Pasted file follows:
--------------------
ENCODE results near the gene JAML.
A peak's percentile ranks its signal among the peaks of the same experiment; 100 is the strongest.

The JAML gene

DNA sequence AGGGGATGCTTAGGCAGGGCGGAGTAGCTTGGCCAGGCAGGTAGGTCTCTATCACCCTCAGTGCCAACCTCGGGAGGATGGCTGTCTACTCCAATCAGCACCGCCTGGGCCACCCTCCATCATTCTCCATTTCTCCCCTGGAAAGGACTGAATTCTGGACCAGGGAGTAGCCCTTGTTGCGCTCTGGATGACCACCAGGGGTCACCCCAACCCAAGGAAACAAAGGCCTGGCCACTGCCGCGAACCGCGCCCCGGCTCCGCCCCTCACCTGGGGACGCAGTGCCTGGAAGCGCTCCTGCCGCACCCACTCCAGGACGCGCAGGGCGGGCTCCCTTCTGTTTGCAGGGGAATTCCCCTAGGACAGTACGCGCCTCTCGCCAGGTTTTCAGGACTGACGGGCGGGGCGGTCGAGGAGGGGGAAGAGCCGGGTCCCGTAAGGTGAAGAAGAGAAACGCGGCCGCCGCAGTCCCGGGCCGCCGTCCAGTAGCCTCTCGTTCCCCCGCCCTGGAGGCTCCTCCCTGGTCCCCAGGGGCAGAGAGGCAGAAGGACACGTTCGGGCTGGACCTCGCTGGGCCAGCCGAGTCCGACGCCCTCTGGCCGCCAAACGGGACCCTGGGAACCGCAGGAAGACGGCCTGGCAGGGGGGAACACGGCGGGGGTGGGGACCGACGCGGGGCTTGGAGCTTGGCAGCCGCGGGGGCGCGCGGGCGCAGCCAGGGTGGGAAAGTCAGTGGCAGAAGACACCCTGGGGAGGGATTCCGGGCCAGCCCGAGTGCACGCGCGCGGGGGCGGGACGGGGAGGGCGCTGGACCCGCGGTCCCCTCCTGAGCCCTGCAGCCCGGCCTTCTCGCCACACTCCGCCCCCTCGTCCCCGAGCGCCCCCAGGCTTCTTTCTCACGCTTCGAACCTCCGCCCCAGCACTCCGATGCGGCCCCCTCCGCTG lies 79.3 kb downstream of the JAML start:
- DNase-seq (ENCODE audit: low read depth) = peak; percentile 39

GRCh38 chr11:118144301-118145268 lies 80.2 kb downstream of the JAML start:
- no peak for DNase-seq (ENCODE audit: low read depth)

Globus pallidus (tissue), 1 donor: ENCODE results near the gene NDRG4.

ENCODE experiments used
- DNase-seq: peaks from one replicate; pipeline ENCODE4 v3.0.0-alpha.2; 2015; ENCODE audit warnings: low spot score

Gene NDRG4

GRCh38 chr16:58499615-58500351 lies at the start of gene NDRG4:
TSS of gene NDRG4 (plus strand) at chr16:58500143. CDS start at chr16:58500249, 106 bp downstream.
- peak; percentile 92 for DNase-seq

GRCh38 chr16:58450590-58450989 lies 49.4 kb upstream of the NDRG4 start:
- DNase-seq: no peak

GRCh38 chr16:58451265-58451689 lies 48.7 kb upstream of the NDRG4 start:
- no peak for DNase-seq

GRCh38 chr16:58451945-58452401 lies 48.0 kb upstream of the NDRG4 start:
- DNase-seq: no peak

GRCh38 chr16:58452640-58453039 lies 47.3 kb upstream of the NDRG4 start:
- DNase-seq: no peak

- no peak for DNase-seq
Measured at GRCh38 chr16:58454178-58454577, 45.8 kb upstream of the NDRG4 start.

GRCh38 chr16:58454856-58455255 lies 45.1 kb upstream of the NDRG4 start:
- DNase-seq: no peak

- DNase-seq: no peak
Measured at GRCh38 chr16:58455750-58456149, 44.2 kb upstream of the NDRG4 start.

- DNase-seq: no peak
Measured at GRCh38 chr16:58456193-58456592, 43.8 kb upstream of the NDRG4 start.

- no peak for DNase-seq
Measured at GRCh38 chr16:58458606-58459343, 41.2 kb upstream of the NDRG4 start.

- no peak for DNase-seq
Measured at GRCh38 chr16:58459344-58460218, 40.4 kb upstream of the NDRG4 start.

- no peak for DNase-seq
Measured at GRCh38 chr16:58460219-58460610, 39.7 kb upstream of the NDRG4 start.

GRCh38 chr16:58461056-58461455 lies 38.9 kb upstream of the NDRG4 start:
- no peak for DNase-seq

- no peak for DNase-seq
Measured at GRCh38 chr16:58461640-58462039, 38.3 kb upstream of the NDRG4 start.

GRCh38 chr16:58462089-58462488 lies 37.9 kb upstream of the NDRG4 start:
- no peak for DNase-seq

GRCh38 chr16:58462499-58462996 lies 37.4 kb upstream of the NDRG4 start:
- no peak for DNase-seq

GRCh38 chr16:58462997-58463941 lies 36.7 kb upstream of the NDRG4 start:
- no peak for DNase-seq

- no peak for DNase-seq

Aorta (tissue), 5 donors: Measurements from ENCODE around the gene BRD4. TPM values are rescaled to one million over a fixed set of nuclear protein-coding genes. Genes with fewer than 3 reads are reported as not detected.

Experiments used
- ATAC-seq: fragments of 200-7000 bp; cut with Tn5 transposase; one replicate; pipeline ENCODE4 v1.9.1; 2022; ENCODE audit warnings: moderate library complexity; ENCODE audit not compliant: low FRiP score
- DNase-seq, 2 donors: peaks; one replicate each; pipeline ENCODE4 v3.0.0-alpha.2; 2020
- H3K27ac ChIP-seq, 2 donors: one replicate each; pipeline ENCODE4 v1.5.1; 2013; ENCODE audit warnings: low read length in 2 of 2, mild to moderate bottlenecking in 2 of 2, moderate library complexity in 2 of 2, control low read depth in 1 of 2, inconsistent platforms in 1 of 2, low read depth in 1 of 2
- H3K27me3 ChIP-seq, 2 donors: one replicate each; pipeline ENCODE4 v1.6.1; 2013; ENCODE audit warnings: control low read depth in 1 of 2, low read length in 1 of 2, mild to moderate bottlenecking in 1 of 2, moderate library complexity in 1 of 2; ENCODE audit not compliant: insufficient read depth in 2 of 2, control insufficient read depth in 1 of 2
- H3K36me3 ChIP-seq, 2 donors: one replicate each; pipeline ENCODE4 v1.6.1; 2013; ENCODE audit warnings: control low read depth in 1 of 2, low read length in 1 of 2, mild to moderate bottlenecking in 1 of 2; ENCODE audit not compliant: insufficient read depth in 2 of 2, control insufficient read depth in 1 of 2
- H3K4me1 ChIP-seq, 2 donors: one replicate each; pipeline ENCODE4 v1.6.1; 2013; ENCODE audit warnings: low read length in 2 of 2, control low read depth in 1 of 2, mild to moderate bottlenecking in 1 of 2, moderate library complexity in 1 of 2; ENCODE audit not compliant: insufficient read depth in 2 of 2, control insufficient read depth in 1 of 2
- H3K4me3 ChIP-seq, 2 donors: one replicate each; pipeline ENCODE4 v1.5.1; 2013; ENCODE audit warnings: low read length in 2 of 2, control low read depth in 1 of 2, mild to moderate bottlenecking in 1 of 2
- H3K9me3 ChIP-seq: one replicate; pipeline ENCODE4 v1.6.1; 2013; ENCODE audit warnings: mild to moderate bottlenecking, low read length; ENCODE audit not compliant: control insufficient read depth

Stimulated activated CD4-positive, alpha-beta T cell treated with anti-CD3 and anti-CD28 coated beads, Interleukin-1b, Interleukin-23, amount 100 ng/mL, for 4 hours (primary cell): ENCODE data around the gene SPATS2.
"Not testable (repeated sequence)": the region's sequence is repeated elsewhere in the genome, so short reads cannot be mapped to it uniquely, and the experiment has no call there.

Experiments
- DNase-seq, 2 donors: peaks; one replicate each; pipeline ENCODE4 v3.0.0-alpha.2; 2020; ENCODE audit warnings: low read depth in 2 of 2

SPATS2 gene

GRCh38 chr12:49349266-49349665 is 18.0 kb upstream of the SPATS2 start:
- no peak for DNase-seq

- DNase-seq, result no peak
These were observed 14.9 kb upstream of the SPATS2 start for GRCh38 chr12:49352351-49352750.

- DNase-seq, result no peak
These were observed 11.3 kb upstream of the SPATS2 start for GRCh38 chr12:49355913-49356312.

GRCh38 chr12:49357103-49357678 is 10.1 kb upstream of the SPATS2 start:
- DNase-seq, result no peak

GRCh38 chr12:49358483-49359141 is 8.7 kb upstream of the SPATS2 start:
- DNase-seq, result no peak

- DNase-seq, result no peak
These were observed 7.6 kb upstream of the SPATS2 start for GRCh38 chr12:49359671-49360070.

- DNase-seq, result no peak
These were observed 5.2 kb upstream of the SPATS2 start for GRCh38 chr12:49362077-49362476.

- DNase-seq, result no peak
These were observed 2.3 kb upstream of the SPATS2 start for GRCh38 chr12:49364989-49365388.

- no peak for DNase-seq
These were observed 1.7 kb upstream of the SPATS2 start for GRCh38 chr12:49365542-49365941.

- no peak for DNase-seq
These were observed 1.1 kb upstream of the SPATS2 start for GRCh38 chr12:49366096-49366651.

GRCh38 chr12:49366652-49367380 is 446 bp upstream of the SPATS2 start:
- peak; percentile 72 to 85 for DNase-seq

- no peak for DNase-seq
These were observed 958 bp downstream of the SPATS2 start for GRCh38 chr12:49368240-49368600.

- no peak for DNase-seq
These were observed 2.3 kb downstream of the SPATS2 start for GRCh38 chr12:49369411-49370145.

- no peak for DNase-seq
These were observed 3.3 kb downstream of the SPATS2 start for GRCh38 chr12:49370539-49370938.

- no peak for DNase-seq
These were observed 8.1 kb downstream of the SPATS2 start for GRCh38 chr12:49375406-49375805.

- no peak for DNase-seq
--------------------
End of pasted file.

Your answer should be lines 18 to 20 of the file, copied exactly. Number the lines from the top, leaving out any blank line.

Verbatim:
- no peak for DNase-seq

GRCh38 chr16:58451945-58452401 lies 48.0 kb upstream of the NDRG4 start:
- DNase-seq: no peak